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Monday, February 24, 2014

Protect Your Data With a Disk Partition

One of the things we all fear is losing the data on our computers... documents, photos, music, and other files that may not be replaceable.  If we lose a program, we can generally re-install it.  Likewise, if something happens to the operating system (OS), that too may be re-installed.

Recent computers have huge hard drives... 750GB to 1 TB and greater.  Generally the entire hard drive is set as Drive C:. What this means is that we have our OS, all of our programs, and all of our data/files on the one drive.

This can create a bit of a program.  First, if something happens that we need to re-install the OS, everything on the drive may be erased. (Windows 8 does have a Refresh installation, that is intended to preserve the data. But that may not always be adequate.)  Secondly, most  backup procedures require that the backup be made to a drive other than C:, so an additional drive would need to be purchased and installed. (Windows 8 has a very nice automatic backup routine called File History that must have a target other than Drive C:)

Consider that the size of the default Drive C: on these newer computers is huge.  The OS and programs could easily be happy on a drive of 200GB.  What this means is that we could divide our huge drive into 2 or more 'logical drives' (as opposed to 'physical drives', which are separate hardware drives.) These logical drives are called PARTITIONS, and any hard drive may be partitioned to many drives.  On the big hard drive we can modify it so Drive C: is 200GB and the remainder of the drive (550GB and higher) would look like a separate drive. This would have it's own drive letter (for example, Drive D: or Drive E:), and would be treated by the computer as though you purchased and installed an additional physical drive.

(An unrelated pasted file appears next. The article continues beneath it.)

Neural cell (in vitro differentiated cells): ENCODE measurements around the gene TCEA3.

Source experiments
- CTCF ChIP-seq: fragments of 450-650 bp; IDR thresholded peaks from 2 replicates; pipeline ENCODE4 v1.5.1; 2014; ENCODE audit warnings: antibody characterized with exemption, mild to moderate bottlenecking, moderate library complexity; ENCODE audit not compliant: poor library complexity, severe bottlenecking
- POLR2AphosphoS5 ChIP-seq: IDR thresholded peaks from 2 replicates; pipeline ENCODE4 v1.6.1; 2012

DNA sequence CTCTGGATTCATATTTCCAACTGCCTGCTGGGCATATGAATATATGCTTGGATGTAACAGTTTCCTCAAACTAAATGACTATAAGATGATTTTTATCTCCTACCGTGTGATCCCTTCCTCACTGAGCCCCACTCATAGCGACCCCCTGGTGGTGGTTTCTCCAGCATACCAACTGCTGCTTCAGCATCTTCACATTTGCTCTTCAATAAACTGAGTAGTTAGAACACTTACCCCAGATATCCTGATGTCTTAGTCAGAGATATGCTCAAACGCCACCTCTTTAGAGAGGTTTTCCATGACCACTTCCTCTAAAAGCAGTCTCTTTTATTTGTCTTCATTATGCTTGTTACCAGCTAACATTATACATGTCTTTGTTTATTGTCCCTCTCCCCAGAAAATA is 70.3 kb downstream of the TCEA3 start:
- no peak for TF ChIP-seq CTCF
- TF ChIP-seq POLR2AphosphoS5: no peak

Of course, all of the data is on the same physical drive, so if the hard drive mechanically fails, neither of the 'Drives' may be accessible. But this really doesn't happen too often, compared to software errors.  If this is really a concern, you could purchase and install a separate drive.

A nice feature is that Windows 7 and Windows 8/8.1 have a very simple partitioning capability built right into the system.

If you attempt the following, BE VERY CAREFUL. Read all of the instructions completely and follow the steps precisely. This may not be for the 'feint of heart'.

There are other programs that can do partitioning, but if they don't work properly, you could lose everything on the hard drive. If you have an earlier version operating system (Vista, XP), you would need a specific program to do this, and some programs can mess things up big time. Be Careful!

Should you decide to partition your hard drive, here are the steps in Windows 8 to follow:

Create a New Partition
  1. Decide on how large you want to retain as Drive C:.  As I mentioned earlier, I find that 200 GB is more than adequate for the OS and programs.
  2. Right-click in the lower left corner of the desktop or press Win+X to display the Quick Access Menu (QAM).